Director: Walter Hill
Cast: Sylvester Stallone, Sung Kang, Sarah Shahi, Jason Momoa, Christian Slater
Running time: 92 minutes
Is it a coincidence that three of action movies’ biggest and oldest stars are back on our cinema screens this month in three separate movies? Schwarzenegger has The Last Stand, an immensely fun ride which really felt like a return to his glory days and featured some brand new peachy one-liners from those famous Austrian chords that we (or I) have really missed in recent years. Willis has A Good Day To Die Hard (or Die Hard 5), which I haven’t yet seen, but am cautiously looking forward to as I’ve enjoyed all four of them so far. And finally Stallone has the film in question, Bullet To The Head, whose highest praise is simply that it’s a bit better than The Expendables.
I could go into the problems with the plot, like the core relationship between Bonomo (Stallone) and Kwon (Sung Kang) that would never, ever exist unless I’m missing something and cops are just allowed to go rogue and work with convicted contract killers without informing their superiors, or the typically cliché subplots like an estranged relationship between Bonomo and his daughter, whom his new cop buddy begins to fall for, thus creating further tension between them. I could go into the fact that every character is so ridiculously uninteresting that I didn’t care – genuinely didn’t care – what happened to any of them. Even Bonomo, who was at least brought to life a little through Stallone’s charisma. And I could go into all of the annoying, niggling little things like Stallone’s running voice-over that tries so hard to sound cool but fails quite miserably, or the joke about Stallone’s age which is amusing once or twice, but diminishes rapidly when it’s pasted onto almost every scene like extra thick molasses.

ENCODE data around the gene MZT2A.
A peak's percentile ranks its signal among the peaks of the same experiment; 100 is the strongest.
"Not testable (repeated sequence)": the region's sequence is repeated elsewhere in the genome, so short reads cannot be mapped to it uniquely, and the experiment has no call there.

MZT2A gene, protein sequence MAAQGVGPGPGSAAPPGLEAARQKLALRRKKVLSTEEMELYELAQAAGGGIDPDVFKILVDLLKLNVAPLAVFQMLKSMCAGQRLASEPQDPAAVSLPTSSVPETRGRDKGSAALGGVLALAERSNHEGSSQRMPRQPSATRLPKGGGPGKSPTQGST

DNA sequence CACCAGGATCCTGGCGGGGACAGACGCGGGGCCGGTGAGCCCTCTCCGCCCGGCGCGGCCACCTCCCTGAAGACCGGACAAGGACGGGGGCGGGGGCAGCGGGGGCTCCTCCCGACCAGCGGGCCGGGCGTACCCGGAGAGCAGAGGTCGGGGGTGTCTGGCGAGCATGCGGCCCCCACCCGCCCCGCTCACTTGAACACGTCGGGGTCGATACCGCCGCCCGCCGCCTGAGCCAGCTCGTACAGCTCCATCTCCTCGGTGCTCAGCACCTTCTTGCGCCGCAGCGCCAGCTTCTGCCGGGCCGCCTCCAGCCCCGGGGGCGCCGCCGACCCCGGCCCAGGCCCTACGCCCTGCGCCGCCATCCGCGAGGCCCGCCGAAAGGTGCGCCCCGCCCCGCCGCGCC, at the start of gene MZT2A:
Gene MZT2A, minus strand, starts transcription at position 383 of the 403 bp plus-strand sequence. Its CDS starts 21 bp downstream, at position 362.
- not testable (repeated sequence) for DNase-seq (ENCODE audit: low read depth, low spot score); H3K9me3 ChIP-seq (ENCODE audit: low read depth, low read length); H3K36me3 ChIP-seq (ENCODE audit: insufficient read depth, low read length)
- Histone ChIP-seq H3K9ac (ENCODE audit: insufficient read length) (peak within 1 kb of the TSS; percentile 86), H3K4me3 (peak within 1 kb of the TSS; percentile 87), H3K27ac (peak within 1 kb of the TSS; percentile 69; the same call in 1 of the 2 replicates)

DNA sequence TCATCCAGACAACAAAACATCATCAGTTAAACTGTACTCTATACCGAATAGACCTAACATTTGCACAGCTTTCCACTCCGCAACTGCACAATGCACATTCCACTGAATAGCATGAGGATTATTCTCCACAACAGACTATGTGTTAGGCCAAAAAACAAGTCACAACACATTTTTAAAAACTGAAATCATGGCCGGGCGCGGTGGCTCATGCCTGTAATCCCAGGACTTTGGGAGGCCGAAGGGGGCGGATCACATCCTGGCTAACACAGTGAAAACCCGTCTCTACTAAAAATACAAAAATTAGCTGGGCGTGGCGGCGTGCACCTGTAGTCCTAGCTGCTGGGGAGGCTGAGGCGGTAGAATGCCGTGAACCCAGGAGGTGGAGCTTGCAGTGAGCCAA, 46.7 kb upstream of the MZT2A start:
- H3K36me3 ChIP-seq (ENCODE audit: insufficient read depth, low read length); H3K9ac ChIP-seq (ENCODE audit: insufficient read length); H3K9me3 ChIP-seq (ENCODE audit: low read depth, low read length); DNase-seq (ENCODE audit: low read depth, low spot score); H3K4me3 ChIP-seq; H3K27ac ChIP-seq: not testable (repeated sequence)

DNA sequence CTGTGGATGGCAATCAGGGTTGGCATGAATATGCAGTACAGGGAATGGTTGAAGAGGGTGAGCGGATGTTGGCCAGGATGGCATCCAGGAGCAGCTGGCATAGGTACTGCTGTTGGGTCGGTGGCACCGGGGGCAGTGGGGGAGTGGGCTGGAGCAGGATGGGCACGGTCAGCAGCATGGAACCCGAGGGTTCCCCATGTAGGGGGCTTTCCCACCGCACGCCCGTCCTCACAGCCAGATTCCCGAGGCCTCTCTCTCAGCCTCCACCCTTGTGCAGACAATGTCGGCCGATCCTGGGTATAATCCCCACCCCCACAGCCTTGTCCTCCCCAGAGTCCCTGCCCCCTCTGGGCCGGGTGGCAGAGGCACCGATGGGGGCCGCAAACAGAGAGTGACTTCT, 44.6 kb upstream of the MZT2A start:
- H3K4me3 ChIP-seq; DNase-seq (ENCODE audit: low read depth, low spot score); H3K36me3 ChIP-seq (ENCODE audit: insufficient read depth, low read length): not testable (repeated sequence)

I could go into all of these things, but I won’t. I know this film isn’t actually trying to be much more than a bit of trashy, indulgent fun. When you’re going into a film called Bullet To The Head, are you really expecting a strong narrative filled with poetic dialogue and subtle nuances? Of course not, you’re expecting to see lots of bullets flying into lots of heads. And hey, that’s exactly what we get. Of course, this doesn’t mean it should get away with those aforementioned basic cinematic problems, it just means I don’t care about it enough to warrant rambling on.
I genuinely did want to enjoy this, and I tried hard. Stallone is still an enjoyable screen presence, and I did think the action was suitably full throttle and the odd set piece quite fun. It’s just that the rest of it is a stodgy, dumb, cliché-ridden snoozer. If you have to choose, see The Last Stand instead.